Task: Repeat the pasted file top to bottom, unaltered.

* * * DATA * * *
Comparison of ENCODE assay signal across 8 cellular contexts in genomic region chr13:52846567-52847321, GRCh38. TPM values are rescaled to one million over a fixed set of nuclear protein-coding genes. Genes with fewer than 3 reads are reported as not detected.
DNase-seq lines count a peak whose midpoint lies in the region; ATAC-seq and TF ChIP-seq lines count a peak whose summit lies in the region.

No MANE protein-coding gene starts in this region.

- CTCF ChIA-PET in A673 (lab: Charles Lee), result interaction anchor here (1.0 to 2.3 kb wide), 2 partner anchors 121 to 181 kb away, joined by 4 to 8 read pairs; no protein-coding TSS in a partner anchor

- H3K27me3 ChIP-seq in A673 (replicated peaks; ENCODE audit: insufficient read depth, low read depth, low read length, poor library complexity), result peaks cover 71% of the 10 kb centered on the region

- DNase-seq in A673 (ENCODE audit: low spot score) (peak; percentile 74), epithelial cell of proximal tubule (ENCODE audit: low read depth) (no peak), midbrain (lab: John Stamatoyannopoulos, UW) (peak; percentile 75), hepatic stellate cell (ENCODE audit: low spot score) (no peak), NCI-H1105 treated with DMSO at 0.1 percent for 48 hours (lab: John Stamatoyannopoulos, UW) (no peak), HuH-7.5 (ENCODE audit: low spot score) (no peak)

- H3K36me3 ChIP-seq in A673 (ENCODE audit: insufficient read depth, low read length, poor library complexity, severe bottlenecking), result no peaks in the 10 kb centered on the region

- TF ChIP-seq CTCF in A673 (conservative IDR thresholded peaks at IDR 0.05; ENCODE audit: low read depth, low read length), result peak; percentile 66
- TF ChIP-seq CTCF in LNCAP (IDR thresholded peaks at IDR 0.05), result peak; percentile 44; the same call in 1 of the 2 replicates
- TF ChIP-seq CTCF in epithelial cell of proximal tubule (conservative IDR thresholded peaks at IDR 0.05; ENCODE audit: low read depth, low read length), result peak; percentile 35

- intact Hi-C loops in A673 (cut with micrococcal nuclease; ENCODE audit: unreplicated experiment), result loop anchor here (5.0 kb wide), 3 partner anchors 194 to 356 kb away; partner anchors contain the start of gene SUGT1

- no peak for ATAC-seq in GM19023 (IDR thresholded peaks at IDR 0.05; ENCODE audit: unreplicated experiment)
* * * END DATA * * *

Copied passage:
Comparison of ENCODE assay signal across 8 cellular contexts in genomic region chr13:52846567-52847321, GRCh38. TPM values are rescaled to one million over a fixed set of nuclear protein-coding genes. Genes with fewer than 3 reads are reported as not detected.
DNase-seq lines count a peak whose midpoint lies in the region; ATAC-seq and TF ChIP-seq lines count a peak whose summit lies in the region.

No MANE protein-coding gene starts in this region.

- CTCF ChIA-PET in A673 (lab: Charles Lee), result interaction anchor here (1.0 to 2.3 kb wide), 2 partner anchors 121 to 181 kb away, joined by 4 to 8 read pairs; no protein-coding TSS in a partner anchor

- H3K27me3 ChIP-seq in A673 (replicated peaks; ENCODE audit: insufficient read depth, low read depth, low read length, poor library complexity), result peaks cover 71% of the 10 kb centered on the region

- DNase-seq in A673 (ENCODE audit: low spot score) (peak; percentile 74), epithelial cell of proximal tubule (ENCODE audit: low read depth) (no peak), midbrain (lab: John Stamatoyannopoulos, UW) (peak; percentile 75), hepatic stellate cell (ENCODE audit: low spot score) (no peak), NCI-H1105 treated with DMSO at 0.1 percent for 48 hours (lab: John Stamatoyannopoulos, UW) (no peak), HuH-7.5 (ENCODE audit: low spot score) (no peak)

- H3K36me3 ChIP-seq in A673 (ENCODE audit: insufficient read depth, low read length, poor library complexity, severe bottlenecking), result no peaks in the 10 kb centered on the region

- TF ChIP-seq CTCF in A673 (conservative IDR thresholded peaks at IDR 0.05; ENCODE audit: low read depth, low read length), result peak; percentile 66
- TF ChIP-seq CTCF in LNCAP (IDR thresholded peaks at IDR 0.05), result peak; percentile 44; the same call in 1 of the 2 replicates
- TF ChIP-seq CTCF in epithelial cell of proximal tubule (conservative IDR thresholded peaks at IDR 0.05; ENCODE audit: low read depth, low read length), result peak; percentile 35

- intact Hi-C loops in A673 (cut with micrococcal nuclease; ENCODE audit: unreplicated experiment), result loop anchor here (5.0 kb wide), 3 partner anchors 194 to 356 kb away; partner anchors contain the start of gene SUGT1

- no peak for ATAC-seq in GM19023 (IDR thresholded peaks at IDR 0.05; ENCODE audit: unreplicated experiment)